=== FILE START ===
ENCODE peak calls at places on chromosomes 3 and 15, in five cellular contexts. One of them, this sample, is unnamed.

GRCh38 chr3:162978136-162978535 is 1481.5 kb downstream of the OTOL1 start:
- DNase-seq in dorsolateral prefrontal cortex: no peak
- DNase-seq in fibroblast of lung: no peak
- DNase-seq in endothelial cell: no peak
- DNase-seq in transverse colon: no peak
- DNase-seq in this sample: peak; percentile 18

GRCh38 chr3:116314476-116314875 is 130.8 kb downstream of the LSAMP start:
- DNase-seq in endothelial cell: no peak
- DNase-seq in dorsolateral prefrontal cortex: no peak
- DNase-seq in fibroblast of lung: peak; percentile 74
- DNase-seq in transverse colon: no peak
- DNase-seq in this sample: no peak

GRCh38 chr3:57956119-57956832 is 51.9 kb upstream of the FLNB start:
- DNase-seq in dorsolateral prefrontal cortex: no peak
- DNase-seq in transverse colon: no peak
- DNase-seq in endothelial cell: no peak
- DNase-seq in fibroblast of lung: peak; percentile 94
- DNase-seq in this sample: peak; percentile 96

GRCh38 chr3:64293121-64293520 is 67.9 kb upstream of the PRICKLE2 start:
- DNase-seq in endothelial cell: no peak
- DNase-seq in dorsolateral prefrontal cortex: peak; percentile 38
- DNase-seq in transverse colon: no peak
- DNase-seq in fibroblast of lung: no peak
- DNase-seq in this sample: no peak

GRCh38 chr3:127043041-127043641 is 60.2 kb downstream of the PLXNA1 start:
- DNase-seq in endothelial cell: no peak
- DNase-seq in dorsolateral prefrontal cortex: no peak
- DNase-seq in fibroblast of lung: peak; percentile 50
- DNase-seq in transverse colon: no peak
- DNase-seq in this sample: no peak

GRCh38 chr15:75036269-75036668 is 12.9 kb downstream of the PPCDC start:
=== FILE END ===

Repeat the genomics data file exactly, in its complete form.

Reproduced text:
ENCODE peak calls at places on chromosomes 3 and 15, in five cellular contexts. One of them, this sample, is unnamed.

GRCh38 chr3:162978136-162978535 is 1481.5 kb downstream of the OTOL1 start:
- DNase-seq in dorsolateral prefrontal cortex: no peak
- DNase-seq in fibroblast of lung: no peak
- DNase-seq in endothelial cell: no peak
- DNase-seq in transverse colon: no peak
- DNase-seq in this sample: peak; percentile 18

GRCh38 chr3:116314476-116314875 is 130.8 kb downstream of the LSAMP start:
- DNase-seq in endothelial cell: no peak
- DNase-seq in dorsolateral prefrontal cortex: no peak
- DNase-seq in fibroblast of lung: peak; percentile 74
- DNase-seq in transverse colon: no peak
- DNase-seq in this sample: no peak

GRCh38 chr3:57956119-57956832 is 51.9 kb upstream of the FLNB start:
- DNase-seq in dorsolateral prefrontal cortex: no peak
- DNase-seq in transverse colon: no peak
- DNase-seq in endothelial cell: no peak
- DNase-seq in fibroblast of lung: peak; percentile 94
- DNase-seq in this sample: peak; percentile 96

GRCh38 chr3:64293121-64293520 is 67.9 kb upstream of the PRICKLE2 start:
- DNase-seq in endothelial cell: no peak
- DNase-seq in dorsolateral prefrontal cortex: peak; percentile 38
- DNase-seq in transverse colon: no peak
- DNase-seq in fibroblast of lung: no peak
- DNase-seq in this sample: no peak

GRCh38 chr3:127043041-127043641 is 60.2 kb downstream of the PLXNA1 start:
- DNase-seq in endothelial cell: no peak
- DNase-seq in dorsolateral prefrontal cortex: no peak
- DNase-seq in fibroblast of lung: peak; percentile 50
- DNase-seq in transverse colon: no peak
- DNase-seq in this sample: no peak

GRCh38 chr15:75036269-75036668 is 12.9 kb downstream of the PPCDC start: